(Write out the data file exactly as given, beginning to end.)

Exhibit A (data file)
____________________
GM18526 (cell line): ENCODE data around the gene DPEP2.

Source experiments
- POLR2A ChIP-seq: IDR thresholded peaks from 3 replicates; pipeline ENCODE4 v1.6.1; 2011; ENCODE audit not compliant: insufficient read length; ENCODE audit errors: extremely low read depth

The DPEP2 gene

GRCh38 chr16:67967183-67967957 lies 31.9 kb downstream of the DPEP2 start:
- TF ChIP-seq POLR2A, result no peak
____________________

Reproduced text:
GM18526 (cell line): ENCODE data around the gene DPEP2.

Source experiments
- POLR2A ChIP-seq: IDR thresholded peaks from 3 replicates; pipeline ENCODE4 v1.6.1; 2011; ENCODE audit not compliant: insufficient read length; ENCODE audit errors: extremely low read depth

The DPEP2 gene

GRCh38 chr16:67967183-67967957 lies 31.9 kb downstream of the DPEP2 start:
- TF ChIP-seq POLR2A, result no peak